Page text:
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Access Press - Minnesota's Disability Community Newspaper

Radio Talking Book – March 2018

by // March 9th, 2018

Volunteer Readers Sought

Volunteers at Radio Talking Book broadcast local news and information to blind and print-impaired listeners from sites in Duluth, Fergus Falls, Grand Rapids, Mankato, Rochester, St. Cloud, and St. Paul. We provide timely information to listeners throughout Minnesota and across the nation. If you know someone who may be interested in becoming a volunteer, we’d like to hear from him or her. Please contact Roberta Kitlinski at 651-539-1423 to learn more.

 

Handiham Program

The Courage Kenny Rehabilitation Institute’s Handiham Progran connects people with vision loss or physical disability with the challenging, exciting, and rewarding world of ham radio. To learn more call 866-426-3442, or go online to www.handiham.org.

 

Weekend Program Books

Your Personal World (Saturday at 1 p.m.) “The Wisdom of Sundays” by Oprah Winfrey; followed by “How Healing Works” by Wayne Jonas, both read by Beverly Burchett. For the Younger Set (Sunday at 11 a.m.) presents by “Running Full Tilt” by Michael Currinder, read by Don Gerlach. Poetic Reflections (Sunday at noon) presents “The Hudson Review Winter Poetry 2018,” read by Jess Banks; followed by “Your Father Walks Like A Crab” by Tolu Akinemi, read by Scott McKinney. The Great North (Sunday at 4 p.m.) presents “The Women of Mayo Clinic” by Virginia M. Wright-Peterson, read by Mitzi Lewellen; followed by “Homemade” by Beatrice Ojakangas, read by Esmé Evans.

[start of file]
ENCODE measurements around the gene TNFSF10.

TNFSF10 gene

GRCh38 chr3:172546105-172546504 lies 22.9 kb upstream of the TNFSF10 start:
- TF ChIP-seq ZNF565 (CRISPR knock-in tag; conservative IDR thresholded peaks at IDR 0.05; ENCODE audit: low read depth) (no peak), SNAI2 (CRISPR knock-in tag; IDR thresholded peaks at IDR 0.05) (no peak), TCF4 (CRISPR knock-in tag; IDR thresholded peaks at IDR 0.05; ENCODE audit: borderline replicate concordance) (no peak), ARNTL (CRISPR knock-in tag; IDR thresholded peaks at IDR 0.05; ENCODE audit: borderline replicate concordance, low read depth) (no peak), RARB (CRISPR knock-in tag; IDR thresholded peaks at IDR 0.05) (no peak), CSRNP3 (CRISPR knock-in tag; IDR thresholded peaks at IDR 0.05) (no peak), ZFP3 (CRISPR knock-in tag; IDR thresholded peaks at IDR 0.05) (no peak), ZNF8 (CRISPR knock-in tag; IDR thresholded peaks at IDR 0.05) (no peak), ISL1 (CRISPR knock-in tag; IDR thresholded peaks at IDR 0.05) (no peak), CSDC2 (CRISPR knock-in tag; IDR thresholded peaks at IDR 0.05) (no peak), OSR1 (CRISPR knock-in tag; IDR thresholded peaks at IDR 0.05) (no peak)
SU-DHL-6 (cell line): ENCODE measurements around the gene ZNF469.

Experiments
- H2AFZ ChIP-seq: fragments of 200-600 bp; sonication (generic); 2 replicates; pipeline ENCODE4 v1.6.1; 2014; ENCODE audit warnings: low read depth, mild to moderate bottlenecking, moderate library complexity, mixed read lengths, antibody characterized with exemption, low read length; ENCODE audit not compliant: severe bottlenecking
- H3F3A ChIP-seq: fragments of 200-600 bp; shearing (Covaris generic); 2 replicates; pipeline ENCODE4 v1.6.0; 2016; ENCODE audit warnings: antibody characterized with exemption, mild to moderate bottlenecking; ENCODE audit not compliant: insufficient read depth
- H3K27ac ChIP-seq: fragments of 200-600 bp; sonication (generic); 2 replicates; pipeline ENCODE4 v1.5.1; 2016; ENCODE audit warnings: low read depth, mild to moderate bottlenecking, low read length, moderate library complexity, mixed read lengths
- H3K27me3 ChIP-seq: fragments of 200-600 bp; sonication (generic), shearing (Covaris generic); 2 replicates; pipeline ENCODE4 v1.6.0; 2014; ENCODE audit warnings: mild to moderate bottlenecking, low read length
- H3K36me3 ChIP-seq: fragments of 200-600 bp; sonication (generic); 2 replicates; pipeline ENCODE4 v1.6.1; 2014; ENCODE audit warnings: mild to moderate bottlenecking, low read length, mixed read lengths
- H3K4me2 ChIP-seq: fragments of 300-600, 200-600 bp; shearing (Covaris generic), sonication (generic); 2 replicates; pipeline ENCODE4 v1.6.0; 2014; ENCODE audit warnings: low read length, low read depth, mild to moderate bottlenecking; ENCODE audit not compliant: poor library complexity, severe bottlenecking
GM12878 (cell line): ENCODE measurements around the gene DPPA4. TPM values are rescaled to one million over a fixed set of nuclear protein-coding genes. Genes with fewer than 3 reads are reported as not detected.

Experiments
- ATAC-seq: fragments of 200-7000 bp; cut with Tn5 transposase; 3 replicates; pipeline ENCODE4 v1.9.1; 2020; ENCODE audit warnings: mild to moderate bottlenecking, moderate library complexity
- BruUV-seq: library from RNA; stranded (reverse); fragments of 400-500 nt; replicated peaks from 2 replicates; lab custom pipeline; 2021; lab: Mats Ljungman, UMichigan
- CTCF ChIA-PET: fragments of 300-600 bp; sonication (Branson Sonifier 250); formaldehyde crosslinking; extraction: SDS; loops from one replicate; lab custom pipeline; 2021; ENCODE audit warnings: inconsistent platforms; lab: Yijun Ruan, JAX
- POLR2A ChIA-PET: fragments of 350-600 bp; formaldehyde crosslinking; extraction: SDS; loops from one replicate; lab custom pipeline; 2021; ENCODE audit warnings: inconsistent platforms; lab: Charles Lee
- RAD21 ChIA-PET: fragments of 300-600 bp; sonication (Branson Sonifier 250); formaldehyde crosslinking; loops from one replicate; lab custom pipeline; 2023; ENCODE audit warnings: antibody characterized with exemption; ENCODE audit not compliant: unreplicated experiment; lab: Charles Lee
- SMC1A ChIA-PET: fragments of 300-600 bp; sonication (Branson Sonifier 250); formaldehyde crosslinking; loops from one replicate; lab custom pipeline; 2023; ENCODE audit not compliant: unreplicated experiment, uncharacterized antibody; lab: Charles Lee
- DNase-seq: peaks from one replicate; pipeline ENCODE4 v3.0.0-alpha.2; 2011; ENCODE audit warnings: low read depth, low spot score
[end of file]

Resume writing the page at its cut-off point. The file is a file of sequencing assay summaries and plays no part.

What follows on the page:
Books Available Through Faribault

Books broadcast on the Minnesota Radio Talking Book Network are available through the Minnesota  Braille and Talking Book Library in Faribault, MN. Their phone is 1-800-722-0550 and hours are 9 a.m. to 4 p.m. Monday through Friday. Their catalog is also online, and you can access it by going to the main website, www.mnbtbl.org, and then clicking on the link Search the Library Catalog. If you live outside of Minnesota, you may obtain copies of our books via an inter-library loan by contacting your own state’s Network Library for the National Library Service.    

Listen to the Minnesota Radio Talking Book, live or archived programs from the last week, on the Internet at www.mnssb.org/rtb. Call the staff at the Radio for your password to the site.  

Audio information about the daily book listings is also on NFB Newsline. Register for NFB Newsline by calling 651-539-2363.

Donate to the State Services for the Blind at mn.gov/deed/ssbdonate.